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You’re Killing Me Smalls

“Words which do not give the light of Christ increase the darkness.”

Mother Teresa

The famous line, “You’re killing me Smalls,” from the 1993 movie, “The Sandlot,” accurately depicts what happens when unkind words are spoken to one another. Scripture very clearly states in Proverbs 18:21, “The tongue has the power of life and death.” The words we speak will either produce life and vitality or they will produce death and destruction. Our tongue can articulate words which may create or bring something to an abrupt end. Our words can speak destiny into someone’s heart; they are also powerful enough to destroy it.

Both blessings and curses can flow out of the same mouth. Joe Cavanaugh, in The Language of Blessing, writes, “What you say has the power to give life to dreams and callings–or to snuff them out before they have a chance to develop.”

My emotional healing began when two simple words were spoken to me by an older woman whom I barely knew. As she was hugging me good-bye, she said, “You’re special.” That’s all it took for an almost forty-year-old to begin her path to emotional wholeness. Due to all the shame I carried around, I felt anything but special. Those words were like seeds planted on rich soil and life began to be birthed in me. A tree of hope started to take root that maybe she was right; I was special.

The other day I was with two girlfriends celebrating one of their birthdays over breakfast. The topic came up about my writing and I sincerely shared my struggling beliefs. I told them I’ve been asking the Lord along this 26-year journey of writing for Him, “Are we there yet?” This dear friend enthusiastically exclaimed, “You’re there! You’re there!” Those cheering-me-on words, just like, “You’re special,” were played over and over and over again the next few days. Did my friend think her words were of great significance? Probably not. But to me, they were life-giving. Proverbs 16:24 states, “Pleasant words are a honeycomb, sweet to the soul and healing to the bones.” Those words spoken brought healing to my heart.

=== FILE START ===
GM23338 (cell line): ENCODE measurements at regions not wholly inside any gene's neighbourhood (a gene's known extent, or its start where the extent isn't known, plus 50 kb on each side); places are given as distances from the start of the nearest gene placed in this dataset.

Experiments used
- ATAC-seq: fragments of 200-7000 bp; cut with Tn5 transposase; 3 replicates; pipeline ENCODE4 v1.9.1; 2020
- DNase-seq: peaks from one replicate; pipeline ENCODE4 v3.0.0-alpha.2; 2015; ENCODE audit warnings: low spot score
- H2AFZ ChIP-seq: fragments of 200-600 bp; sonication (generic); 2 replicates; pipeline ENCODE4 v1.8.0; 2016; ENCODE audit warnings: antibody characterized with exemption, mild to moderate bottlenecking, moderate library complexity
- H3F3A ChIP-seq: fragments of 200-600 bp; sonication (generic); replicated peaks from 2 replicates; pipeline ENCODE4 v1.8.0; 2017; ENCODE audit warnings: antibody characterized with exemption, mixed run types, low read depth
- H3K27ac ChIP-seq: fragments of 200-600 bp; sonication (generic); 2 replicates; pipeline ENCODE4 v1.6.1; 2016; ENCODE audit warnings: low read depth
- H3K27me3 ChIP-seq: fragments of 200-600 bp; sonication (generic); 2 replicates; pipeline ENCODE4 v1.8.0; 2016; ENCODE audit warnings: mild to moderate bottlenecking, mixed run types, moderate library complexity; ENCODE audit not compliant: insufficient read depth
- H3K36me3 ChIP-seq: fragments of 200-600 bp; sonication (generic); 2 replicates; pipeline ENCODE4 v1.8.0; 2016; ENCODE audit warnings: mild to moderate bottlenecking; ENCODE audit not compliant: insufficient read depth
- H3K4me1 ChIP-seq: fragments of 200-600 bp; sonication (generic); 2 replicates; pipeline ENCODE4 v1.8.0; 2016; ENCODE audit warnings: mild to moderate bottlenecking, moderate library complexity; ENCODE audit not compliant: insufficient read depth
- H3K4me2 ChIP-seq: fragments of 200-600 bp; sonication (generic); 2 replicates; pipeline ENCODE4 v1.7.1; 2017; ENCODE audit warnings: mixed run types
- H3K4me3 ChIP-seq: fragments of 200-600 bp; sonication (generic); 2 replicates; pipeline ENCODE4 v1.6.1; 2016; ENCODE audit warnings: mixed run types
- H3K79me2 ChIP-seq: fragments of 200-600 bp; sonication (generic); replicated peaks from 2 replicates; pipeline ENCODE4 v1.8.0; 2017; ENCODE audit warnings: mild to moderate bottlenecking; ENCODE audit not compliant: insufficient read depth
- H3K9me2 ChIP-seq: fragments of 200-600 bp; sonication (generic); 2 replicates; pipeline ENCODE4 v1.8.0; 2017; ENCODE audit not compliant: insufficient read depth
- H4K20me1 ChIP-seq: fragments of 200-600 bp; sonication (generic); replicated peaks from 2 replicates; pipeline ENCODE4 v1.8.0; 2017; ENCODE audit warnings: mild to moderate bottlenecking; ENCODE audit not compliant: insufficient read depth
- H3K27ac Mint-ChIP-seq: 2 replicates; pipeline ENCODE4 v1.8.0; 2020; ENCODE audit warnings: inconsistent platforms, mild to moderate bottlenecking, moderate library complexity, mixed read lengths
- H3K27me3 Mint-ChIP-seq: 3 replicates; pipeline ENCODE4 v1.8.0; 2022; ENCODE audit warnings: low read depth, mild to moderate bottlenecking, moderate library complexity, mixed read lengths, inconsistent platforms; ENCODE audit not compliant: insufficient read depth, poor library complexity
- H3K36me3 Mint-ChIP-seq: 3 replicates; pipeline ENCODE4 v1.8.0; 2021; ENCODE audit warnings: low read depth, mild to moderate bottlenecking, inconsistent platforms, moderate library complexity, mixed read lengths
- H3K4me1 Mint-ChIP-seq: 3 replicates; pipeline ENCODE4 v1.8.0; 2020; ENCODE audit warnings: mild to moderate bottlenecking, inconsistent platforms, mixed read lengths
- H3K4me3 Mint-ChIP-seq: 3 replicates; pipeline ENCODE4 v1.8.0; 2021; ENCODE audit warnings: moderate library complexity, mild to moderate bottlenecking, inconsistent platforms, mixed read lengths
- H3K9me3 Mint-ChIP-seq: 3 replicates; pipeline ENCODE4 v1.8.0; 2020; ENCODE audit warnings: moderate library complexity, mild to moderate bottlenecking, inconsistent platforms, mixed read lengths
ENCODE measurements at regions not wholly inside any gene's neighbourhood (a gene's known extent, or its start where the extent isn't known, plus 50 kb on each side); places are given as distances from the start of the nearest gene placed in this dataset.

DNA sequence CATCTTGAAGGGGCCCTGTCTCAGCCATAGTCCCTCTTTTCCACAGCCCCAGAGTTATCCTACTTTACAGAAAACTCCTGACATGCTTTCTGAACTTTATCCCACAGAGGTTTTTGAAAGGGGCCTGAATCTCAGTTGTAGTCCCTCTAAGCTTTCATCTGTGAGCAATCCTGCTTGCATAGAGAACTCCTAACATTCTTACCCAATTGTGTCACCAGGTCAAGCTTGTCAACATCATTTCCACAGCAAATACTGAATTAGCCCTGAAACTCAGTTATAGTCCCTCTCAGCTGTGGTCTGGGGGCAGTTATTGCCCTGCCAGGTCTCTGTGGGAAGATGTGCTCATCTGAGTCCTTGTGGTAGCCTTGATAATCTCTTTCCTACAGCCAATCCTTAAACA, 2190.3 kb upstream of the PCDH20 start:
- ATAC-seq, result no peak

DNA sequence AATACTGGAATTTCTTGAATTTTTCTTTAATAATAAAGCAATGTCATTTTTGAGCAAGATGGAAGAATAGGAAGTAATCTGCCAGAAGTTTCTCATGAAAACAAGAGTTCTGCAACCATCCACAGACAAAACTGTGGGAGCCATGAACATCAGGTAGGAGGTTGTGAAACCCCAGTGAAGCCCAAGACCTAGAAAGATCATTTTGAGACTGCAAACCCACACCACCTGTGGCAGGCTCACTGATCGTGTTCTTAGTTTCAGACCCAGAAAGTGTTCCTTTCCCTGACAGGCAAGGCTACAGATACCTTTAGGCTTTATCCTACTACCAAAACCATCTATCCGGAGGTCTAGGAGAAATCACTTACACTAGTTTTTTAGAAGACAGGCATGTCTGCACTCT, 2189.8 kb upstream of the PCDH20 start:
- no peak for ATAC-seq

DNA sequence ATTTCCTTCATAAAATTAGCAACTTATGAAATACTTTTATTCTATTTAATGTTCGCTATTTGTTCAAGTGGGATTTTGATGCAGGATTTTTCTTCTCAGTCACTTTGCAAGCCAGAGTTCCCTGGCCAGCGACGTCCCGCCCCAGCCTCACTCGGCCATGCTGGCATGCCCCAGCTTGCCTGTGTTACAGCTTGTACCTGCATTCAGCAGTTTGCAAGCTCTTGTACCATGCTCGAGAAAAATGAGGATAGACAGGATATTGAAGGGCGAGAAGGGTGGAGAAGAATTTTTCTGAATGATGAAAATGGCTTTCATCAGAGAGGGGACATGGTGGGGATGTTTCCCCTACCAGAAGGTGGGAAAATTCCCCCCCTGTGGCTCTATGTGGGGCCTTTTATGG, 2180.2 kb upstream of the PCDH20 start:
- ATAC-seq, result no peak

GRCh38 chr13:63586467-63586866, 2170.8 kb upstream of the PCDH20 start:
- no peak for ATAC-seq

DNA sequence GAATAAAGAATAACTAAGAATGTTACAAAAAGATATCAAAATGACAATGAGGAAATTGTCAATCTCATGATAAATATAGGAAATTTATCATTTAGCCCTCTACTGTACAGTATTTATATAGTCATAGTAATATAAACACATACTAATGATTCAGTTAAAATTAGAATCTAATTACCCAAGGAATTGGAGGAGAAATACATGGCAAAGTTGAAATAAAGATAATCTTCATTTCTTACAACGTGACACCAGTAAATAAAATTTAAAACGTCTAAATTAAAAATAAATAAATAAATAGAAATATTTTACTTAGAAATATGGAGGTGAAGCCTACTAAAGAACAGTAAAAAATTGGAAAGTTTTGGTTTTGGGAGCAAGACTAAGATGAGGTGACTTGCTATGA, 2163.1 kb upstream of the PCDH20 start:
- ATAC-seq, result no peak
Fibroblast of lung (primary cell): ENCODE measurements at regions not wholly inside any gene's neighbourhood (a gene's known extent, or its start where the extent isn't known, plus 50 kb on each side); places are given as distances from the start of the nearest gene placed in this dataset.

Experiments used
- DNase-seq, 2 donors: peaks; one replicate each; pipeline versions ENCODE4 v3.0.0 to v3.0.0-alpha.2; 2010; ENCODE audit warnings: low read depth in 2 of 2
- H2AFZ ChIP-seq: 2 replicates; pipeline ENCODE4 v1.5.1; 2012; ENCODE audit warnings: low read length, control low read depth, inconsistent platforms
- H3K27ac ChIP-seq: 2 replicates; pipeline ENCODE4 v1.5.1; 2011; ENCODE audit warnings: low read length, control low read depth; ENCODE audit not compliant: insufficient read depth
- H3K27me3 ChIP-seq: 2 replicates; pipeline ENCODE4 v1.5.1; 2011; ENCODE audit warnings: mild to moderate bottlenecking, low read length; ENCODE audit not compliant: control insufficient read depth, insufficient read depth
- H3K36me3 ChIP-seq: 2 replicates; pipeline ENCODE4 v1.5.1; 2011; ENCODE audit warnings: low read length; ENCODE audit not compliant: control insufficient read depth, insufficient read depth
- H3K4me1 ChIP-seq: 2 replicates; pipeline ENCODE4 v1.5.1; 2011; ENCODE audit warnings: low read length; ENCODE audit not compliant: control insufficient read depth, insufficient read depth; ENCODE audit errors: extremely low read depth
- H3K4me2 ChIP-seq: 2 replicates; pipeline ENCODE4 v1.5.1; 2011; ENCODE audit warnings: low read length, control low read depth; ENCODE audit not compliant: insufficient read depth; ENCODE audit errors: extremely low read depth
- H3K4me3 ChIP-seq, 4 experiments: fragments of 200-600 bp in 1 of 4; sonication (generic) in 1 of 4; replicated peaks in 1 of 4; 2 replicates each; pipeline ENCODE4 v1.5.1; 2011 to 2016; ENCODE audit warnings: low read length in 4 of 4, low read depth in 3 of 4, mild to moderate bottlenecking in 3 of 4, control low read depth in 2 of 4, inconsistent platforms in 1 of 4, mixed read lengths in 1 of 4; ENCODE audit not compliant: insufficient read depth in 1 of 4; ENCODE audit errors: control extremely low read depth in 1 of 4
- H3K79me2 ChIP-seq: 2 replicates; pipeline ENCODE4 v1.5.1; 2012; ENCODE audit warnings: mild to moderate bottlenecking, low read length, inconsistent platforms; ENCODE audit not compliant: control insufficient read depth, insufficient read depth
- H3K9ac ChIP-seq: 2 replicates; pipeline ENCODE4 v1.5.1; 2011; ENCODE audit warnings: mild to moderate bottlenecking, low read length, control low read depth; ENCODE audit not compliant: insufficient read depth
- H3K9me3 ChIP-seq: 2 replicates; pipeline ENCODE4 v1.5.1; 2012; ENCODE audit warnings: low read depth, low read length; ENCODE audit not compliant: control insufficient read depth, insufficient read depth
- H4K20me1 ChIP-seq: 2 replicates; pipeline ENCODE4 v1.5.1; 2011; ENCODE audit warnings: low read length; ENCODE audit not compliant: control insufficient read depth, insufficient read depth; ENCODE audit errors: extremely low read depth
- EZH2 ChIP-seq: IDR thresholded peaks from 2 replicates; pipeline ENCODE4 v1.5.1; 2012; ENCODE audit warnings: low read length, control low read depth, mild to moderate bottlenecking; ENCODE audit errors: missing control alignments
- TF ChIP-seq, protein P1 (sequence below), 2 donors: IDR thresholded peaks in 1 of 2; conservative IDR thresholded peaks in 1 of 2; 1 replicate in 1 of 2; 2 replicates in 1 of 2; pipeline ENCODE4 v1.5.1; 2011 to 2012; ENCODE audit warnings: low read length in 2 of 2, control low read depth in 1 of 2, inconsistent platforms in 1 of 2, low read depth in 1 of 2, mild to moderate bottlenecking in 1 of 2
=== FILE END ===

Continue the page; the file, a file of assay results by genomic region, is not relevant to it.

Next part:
As a fourth-grade school teacher and then later on as a Mom, you would often hear me say, “If you don’t have anything nice to say, then don’t say anything at all.” When I hear someone make a favorable comment about someone else, I’ll encourage them to let that person know. Much of life beats us down. We desperately need to hear encouraging words.

My Mom taught me to “taste my words” before they left my mouth. Will the words I’m about to say give a sweet or a sour taste, if someone were to savor them? Would they encourage someone to feel better about themselves, or bitter after the verbal exchange?

Ephesians 4:29 says, “Do not let any unwholesome talk come out of your mouths, but only what is helpful for building others up according to their needs, that it may benefit those who listen.”  If only we ran through our minds a little checklist regarding the words we’re about to speak.  Is my speech wholesome, healthy and safe?  Are my words constructive and encouraging?  Is this a word they need to hear?  Are my words useful, profitable and do the person a world of good?  If I stay within those guidelines, my words will heal and not hurt.  Let it be said of us, “You’re saving me Smalls!”

“Speak ill of no man, but speak all the good you know of everybody.”

Ben Franklin

Relevant Reflections:

1. Recall a time when words spoken over you deflated you.

2. Recollect when words birthed life in you.

3. How can you taste your words?

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